Trinity students secure jobs and internships for the summer

Students share summer plans, express excitement to gain experience or make money

Stress and time management take on a whole new meaning at the end of the spring semester, a time when most students are wrapping up their classes while simultaneously solidifying their summer plans. The idea of securing a job or internship for the summer can be daunting. However, once secured, the excitement for hands-on experience and new opportunities sets in. As students take advantage of the numerous opportunities Trinity offers or look to hometown businesses for work, they dip their toes into their career-driven futures.

Trinity Wagner, a first-year engineering science major, secured an engineering and material sciences research internship at Los Alamos National Laboratory in New Mexico for the summer. The internship is sponsored by Texas A&M University, but the application was open to all college students.

“I’m excited for more of a practical application of what we’re actually going to be learning and seeing how research and working with people with high degrees […] goes,” Wagner said.

Wagner will be working under a mentor, focusing on material equations of state. She said that throughout the internship, she will be running calculations of materials to generate energy vs. volume curves and then seeing how they apply to different forms and different types of data.

Blaine Martin, a first-year international studies and political science major, said that his Spanish professor told him about Trinity’s MAS Alvarez Summer Internship Grant program and that it sounded like the perfect fit for him. The program awards a $4000 stipend to students who do unpaid internships at non-profit organizations that work with the Latinx community. Martin will be working with the Esperanza Peace and Justice Center, a local non-profit organization that promotes peace, justice and cultural preservation, and he will focus on the protection and preservation of different historical sites around San Antonio that are tied to the Chicano movement. As a native of Midland, TX, he said that he always knew he wanted to stay in San Antonio during the summer to establish roots here and develop a network of community connections.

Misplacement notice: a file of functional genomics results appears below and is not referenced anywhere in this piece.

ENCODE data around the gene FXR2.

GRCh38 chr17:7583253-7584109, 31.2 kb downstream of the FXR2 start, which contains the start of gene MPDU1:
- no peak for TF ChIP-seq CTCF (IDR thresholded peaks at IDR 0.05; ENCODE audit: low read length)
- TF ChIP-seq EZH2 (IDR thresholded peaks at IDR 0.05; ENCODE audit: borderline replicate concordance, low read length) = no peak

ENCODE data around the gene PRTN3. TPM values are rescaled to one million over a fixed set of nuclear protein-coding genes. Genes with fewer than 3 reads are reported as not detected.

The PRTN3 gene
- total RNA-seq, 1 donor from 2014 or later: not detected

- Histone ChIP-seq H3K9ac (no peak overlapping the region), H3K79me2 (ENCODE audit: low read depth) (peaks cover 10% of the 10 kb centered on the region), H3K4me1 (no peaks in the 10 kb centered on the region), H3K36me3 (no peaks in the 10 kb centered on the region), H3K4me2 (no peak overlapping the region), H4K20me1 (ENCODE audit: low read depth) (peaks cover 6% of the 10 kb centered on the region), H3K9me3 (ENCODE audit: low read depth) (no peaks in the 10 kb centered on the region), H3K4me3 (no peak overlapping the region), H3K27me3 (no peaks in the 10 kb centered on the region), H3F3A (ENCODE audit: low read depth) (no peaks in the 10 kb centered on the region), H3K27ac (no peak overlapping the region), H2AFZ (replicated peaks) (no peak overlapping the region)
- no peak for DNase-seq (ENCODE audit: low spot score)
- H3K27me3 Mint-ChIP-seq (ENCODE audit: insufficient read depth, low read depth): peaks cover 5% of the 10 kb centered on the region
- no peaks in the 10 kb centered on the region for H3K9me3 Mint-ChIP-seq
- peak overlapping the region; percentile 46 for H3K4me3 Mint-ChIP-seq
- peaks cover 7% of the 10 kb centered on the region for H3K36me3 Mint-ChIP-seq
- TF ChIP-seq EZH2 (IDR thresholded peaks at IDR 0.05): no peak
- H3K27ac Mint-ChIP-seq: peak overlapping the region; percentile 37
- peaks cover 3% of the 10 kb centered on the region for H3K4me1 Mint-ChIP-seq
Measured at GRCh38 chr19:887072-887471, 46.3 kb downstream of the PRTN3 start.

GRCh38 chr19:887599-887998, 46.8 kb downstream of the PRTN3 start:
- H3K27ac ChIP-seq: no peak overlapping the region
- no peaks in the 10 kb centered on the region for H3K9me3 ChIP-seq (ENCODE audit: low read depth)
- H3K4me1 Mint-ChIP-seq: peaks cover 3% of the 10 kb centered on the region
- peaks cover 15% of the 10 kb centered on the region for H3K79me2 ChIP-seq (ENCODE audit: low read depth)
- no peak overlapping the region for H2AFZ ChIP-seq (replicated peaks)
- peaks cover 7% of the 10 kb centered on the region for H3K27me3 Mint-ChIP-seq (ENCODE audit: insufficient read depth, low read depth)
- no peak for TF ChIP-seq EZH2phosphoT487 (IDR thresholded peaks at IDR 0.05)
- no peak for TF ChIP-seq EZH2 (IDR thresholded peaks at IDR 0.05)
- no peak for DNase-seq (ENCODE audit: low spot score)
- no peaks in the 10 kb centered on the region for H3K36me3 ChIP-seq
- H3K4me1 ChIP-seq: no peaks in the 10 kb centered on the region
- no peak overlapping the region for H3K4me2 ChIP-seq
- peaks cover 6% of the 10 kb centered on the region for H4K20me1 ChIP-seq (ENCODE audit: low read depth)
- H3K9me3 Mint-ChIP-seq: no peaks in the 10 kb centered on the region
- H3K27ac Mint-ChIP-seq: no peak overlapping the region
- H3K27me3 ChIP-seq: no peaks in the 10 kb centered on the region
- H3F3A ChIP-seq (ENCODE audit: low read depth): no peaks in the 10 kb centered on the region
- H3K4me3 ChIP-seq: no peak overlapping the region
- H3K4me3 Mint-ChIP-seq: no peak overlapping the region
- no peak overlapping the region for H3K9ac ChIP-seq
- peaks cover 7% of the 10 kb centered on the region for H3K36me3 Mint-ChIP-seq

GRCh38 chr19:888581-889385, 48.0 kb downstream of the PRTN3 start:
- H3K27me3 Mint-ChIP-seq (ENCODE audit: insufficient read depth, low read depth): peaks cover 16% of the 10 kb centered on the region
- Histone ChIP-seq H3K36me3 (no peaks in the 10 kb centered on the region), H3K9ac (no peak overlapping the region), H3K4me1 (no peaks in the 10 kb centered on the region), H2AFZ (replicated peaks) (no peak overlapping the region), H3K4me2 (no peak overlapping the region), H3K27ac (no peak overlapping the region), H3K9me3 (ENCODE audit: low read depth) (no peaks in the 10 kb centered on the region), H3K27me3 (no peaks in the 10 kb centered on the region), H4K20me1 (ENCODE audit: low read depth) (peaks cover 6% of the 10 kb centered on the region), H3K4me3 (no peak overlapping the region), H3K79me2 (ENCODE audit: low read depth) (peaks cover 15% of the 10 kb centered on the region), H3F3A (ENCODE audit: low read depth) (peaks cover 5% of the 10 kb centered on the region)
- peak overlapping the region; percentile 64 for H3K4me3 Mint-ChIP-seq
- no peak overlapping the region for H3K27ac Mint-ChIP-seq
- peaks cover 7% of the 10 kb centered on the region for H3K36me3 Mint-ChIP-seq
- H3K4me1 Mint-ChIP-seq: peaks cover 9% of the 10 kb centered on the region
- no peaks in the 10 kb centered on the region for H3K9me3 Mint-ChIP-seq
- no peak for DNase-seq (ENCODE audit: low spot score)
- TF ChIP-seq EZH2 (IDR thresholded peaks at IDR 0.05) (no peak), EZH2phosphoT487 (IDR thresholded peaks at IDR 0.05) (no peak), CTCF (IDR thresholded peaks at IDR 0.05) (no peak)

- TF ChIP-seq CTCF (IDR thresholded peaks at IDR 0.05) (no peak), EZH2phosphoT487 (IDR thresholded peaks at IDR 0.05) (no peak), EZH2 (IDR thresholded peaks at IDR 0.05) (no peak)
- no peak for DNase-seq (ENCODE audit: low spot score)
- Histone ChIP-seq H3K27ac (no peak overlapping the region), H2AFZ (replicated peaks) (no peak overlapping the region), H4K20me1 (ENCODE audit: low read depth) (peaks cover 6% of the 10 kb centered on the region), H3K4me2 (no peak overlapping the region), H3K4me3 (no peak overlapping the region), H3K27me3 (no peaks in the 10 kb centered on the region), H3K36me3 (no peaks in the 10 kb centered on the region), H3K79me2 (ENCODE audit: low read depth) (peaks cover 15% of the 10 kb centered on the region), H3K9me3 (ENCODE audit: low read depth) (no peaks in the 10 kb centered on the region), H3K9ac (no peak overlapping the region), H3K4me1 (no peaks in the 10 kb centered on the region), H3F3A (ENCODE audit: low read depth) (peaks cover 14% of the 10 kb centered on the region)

“I found out about the internship and I viewed it as a potential opportunity to do that[…] The only opportunity I had lined out for the summer was being a waiter at a restaurant [back home] and this opportunity provides a much more connected position to my potential future career,” Martine said.

While internships are a great way to gain experience in a field of interest, some students choose to work a full or part-time job over the summer. For the past five years, Keller Maharrey, senior business administration major, has spent his summers fighting wildfires throughout the western United States.

“We work like 16-hour days most of the time […] and then we work for 14 days straight […] It’s a hell of a job and it allows me to pack in the money over the summers and not have to work as much during the school year,” Maharrey said.

Maharrey said that he tends to be assigned to fight a wildfire right before school starts every year because August is the height of wildfire season.

“Basically every year I’ve shown up [to school] like a day after being on a forest fire and so it’s kind of always been like this crazy whiplash where I just go from a million miles an hour on a forest fire to coming to school,” Maharrey said.

This summer will be Maharrey’s last wildfire-fighting season.

“I had an opportunity to be on a hotshot crew this summer, which is kind of like the Navy Seals of firefights, and so I really couldn’t turn down that opportunity. It was kind of always my goal in firefighting,” Maharrey said.

The experience and knowledge gained from working over the summer can be invaluable and point students to what they ultimately want to do post-college. Once those summer plans are set in stone, it is hard to be anything but excited to embark on something that could shape one’s career path.